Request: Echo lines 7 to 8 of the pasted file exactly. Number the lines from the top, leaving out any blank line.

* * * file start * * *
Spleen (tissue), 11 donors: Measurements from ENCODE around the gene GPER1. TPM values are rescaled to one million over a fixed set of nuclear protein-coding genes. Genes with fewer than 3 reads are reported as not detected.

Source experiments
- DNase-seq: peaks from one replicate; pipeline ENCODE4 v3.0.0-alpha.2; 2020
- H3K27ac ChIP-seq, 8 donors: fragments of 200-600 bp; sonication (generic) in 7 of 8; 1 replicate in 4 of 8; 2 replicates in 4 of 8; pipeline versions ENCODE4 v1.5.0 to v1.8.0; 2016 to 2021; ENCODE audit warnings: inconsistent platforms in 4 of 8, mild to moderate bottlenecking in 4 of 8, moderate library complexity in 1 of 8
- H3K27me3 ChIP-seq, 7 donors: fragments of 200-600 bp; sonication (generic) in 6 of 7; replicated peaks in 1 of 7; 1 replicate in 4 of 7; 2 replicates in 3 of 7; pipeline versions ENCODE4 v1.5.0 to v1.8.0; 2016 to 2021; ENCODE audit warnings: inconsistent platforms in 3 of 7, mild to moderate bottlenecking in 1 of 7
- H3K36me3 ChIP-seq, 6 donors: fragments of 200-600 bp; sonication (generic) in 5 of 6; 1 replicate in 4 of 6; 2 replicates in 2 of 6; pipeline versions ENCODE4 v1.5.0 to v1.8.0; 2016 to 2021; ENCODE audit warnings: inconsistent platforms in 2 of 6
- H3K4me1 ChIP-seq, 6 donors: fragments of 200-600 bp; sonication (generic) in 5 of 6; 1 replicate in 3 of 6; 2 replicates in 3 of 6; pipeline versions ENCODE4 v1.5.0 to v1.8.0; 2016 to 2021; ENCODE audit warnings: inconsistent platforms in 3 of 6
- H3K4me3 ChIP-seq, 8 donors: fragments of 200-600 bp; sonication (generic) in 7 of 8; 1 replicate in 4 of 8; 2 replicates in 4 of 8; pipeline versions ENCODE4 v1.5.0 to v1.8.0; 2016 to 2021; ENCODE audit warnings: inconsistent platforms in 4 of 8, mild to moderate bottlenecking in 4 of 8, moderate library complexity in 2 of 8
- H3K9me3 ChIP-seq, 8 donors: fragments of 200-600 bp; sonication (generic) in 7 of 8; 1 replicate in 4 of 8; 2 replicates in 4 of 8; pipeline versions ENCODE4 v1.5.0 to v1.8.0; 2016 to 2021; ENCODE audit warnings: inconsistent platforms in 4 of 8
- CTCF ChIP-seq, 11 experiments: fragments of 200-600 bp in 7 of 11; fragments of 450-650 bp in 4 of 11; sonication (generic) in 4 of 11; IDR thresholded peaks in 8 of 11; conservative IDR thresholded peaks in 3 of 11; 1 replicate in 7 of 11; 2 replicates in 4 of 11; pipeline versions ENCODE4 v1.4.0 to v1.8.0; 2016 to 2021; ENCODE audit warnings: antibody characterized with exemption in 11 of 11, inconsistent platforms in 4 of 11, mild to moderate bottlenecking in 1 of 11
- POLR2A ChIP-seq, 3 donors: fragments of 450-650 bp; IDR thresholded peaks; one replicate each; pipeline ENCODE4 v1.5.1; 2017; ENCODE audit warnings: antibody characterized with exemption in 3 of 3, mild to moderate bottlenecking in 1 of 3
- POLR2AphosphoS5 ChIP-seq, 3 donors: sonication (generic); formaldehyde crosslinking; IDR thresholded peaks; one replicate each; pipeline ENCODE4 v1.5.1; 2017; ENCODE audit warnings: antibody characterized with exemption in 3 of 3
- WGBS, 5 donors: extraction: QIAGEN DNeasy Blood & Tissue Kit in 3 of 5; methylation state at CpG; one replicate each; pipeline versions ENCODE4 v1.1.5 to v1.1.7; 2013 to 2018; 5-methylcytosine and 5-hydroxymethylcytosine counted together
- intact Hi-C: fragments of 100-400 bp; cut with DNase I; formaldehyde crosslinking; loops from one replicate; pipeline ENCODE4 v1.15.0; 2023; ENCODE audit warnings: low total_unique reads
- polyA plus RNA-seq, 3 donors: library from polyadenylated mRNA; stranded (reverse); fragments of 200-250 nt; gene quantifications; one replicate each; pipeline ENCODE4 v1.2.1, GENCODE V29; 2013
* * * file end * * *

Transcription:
- H3K4me1 ChIP-seq, 6 donors: fragments of 200-600 bp; sonication (generic) in 5 of 6; 1 replicate in 3 of 6; 2 replicates in 3 of 6; pipeline versions ENCODE4 v1.5.0 to v1.8.0; 2016 to 2021; ENCODE audit warnings: inconsistent platforms in 3 of 6
- H3K4me3 ChIP-seq, 8 donors: fragments of 200-600 bp; sonication (generic) in 7 of 8; 1 replicate in 4 of 8; 2 replicates in 4 of 8; pipeline versions ENCODE4 v1.5.0 to v1.8.0; 2016 to 2021; ENCODE audit warnings: inconsistent platforms in 4 of 8, mild to moderate bottlenecking in 4 of 8, moderate library complexity in 2 of 8